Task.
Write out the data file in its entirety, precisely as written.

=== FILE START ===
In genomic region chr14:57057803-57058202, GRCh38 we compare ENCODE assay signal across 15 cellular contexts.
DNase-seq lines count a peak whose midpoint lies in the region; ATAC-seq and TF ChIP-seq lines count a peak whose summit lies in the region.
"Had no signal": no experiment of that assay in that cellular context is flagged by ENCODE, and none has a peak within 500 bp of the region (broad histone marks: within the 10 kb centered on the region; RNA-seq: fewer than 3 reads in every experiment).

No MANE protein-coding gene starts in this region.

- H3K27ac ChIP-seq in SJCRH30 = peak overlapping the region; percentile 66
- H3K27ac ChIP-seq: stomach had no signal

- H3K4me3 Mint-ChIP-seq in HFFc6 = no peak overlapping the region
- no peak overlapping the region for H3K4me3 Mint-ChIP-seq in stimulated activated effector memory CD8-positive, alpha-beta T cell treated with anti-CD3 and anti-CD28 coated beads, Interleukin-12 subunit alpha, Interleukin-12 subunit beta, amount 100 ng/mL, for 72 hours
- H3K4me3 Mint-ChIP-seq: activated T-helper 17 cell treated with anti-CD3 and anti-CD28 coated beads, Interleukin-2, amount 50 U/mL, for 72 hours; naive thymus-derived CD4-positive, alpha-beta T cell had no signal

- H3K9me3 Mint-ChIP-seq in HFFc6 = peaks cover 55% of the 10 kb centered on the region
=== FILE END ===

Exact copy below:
In genomic region chr14:57057803-57058202, GRCh38 we compare ENCODE assay signal across 15 cellular contexts.
DNase-seq lines count a peak whose midpoint lies in the region; ATAC-seq and TF ChIP-seq lines count a peak whose summit lies in the region.
"Had no signal": no experiment of that assay in that cellular context is flagged by ENCODE, and none has a peak within 500 bp of the region (broad histone marks: within the 10 kb centered on the region; RNA-seq: fewer than 3 reads in every experiment).

No MANE protein-coding gene starts in this region.

- H3K27ac ChIP-seq in SJCRH30 = peak overlapping the region; percentile 66
- H3K27ac ChIP-seq: stomach had no signal

- H3K4me3 Mint-ChIP-seq in HFFc6 = no peak overlapping the region
- no peak overlapping the region for H3K4me3 Mint-ChIP-seq in stimulated activated effector memory CD8-positive, alpha-beta T cell treated with anti-CD3 and anti-CD28 coated beads, Interleukin-12 subunit alpha, Interleukin-12 subunit beta, amount 100 ng/mL, for 72 hours
- H3K4me3 Mint-ChIP-seq: activated T-helper 17 cell treated with anti-CD3 and anti-CD28 coated beads, Interleukin-2, amount 50 U/mL, for 72 hours; naive thymus-derived CD4-positive, alpha-beta T cell had no signal

- H3K9me3 Mint-ChIP-seq in HFFc6 = peaks cover 55% of the 10 kb centered on the region